Feds Break Up Retirement Fraud Scheme

August 11, 2005 (PLANSPONSOR.com) - Federal regulators have charged a California man with running a $22 million scheme designed to bilk investors out of their IRA accounts.

A news release from the US Securities and Exchange Commission (SEC) named Jon James, 29, of Manhattan Beach, California, and several companies he controls, including Jon W. James & Associates (JWJA), based in El Segundo, California

According to the SEC’s complaint, James solicited investors through JWJA with direct mail invitations to free dinner seminars, since at least January 2004, that focused on retirement planning. As alleged in the complaint, the invitations included statements, such as “Retirement Secrets of the Rich: What your Accountant and Stockbroker don’t want you to know.”

The SEC news release said the invitations and seminars claimed JWJA would help investors retire “in just seven short years” by investing their IRA funds “to take advantage of the booming real estate market” and “to produce double-digit returns.”

James fraudulently told investors that their funds would be used for profitable real estate transactions that would provide returns, which at times were represented to be as high as 24%, the SEC statement said. The complaint alleged the defendants offered and sold promissory notes and, later, interests in limited liability companies.

According to the SEC, throughout 2004 and 2005, defendants did not purchase any real estate or real estate related assets from which to pay investor returns. Also, the complaint alleges that the defendants misrepresented to investors that their investments would be secured by real property, or by funds owed to JWJA from real estate transactions. The complaint also alleges defendants fraudulently failed to disclose that they used new investor money to pay returns to previous investors.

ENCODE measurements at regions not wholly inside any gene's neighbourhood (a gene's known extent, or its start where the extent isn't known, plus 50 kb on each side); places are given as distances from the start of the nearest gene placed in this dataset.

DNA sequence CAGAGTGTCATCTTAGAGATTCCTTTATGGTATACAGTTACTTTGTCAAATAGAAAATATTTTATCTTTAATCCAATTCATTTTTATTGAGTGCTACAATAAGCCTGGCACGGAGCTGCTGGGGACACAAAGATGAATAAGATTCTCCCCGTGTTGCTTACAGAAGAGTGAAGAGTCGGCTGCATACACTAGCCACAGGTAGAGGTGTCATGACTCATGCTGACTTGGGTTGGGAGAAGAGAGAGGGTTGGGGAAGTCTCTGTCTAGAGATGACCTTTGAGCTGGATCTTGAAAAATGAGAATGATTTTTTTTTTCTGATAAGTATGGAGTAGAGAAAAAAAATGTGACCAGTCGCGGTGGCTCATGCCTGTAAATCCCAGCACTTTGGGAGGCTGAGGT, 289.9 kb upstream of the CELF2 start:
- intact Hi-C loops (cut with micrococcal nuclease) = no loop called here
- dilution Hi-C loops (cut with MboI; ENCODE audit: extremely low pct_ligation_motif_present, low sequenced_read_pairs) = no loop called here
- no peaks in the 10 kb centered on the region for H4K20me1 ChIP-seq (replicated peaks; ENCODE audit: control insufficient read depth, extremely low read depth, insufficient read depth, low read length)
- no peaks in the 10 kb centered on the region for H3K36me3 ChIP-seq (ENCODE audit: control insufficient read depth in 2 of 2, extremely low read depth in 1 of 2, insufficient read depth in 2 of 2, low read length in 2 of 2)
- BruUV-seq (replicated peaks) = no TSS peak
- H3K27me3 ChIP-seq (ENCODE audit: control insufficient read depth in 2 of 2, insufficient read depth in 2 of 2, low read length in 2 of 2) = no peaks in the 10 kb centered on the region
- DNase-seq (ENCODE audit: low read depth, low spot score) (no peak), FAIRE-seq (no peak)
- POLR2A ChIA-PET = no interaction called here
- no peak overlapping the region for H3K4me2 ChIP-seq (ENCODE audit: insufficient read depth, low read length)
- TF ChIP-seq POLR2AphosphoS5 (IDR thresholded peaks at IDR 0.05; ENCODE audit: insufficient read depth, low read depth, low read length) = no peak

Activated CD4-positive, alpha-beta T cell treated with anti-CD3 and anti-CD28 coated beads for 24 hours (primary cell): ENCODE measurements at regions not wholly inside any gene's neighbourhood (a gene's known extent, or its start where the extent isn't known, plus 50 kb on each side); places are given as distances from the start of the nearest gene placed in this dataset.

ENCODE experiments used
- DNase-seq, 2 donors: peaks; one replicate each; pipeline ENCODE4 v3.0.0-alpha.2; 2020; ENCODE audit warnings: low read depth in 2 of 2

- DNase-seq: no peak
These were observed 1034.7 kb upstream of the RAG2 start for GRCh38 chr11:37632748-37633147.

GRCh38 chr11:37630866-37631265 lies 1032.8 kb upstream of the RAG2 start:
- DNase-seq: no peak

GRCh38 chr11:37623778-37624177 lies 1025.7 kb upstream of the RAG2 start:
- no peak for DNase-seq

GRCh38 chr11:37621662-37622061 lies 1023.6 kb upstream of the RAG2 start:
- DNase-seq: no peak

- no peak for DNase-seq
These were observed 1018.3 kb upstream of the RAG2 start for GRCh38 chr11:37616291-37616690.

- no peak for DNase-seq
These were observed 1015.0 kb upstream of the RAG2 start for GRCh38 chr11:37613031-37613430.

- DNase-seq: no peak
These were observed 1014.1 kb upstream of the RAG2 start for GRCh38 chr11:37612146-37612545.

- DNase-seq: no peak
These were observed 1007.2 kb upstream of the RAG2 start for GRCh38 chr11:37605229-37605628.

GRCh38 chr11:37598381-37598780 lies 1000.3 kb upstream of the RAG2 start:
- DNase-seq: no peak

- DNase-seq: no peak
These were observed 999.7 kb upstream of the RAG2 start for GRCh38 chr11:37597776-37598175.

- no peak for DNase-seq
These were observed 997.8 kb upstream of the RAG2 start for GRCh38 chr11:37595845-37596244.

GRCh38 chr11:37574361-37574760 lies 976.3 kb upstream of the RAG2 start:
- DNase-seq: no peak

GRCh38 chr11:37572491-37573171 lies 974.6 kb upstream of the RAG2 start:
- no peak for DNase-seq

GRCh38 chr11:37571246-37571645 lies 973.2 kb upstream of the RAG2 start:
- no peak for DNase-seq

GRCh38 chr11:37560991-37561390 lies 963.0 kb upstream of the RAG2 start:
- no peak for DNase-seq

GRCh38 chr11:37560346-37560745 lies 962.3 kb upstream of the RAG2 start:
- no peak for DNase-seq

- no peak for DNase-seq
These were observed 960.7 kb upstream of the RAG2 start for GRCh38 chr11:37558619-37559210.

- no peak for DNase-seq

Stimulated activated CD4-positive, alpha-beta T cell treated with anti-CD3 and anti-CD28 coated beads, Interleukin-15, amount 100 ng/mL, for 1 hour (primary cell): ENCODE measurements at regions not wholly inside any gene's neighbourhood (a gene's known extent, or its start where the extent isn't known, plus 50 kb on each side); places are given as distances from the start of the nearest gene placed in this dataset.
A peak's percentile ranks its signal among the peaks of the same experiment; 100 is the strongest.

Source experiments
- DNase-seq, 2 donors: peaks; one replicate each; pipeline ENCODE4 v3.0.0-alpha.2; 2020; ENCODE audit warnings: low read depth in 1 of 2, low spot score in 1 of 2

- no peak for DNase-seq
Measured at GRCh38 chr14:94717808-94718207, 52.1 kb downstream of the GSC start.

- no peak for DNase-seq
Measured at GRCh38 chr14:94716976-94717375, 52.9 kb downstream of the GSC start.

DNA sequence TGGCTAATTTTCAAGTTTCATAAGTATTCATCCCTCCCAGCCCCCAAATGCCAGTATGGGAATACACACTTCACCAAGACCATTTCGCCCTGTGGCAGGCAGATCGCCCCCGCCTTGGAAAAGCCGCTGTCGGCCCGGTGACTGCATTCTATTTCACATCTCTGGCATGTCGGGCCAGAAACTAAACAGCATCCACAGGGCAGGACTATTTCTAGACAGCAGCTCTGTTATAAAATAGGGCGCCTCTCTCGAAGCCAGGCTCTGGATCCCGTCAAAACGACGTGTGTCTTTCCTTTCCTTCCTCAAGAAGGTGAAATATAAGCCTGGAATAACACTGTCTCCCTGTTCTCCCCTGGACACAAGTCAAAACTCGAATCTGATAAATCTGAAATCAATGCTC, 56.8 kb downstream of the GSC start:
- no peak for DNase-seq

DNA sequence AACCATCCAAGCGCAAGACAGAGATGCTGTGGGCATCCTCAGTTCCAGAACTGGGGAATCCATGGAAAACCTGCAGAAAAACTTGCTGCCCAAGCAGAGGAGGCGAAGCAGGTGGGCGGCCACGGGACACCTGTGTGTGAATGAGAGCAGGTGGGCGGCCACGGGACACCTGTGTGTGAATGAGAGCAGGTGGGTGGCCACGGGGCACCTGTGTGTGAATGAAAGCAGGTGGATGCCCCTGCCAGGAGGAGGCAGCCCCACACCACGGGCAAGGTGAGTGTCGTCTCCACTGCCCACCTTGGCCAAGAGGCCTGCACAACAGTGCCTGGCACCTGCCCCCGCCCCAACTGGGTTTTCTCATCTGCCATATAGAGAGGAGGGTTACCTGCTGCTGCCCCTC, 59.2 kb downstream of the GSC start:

The SEC said that US District Judge Florence-Marie Cooper of the US District Court for the Central District of California, appointed a temporary receiver over the companies controlled by James and also froze his assets.

Randall Lee, director of the SEC’s Pacific Regional Office in Los Angeles, said in the news release, “As set forth in the Commission’s complaint, the defendants in this case pitched free dinner and retirement planning seminars to potential investors. At these ‘free’ seminars, they promised unrealistically high rates of return in order to entice investors to transfer their IRA savings to the defendants for investment in purported businesses, which were largely non-existent.”

In addition to James and JWJA, also named in the SEC’s complaint are:

  • J.W. James Borrowing Entity
  • J.W. James Investment Group Fund One
  • The James Company Fund I
  • The James Company Borrowing Entity
  • Virtual Cash Flow Corporation
  • The Cloaking Device
  • J.W. James Acquisitions.

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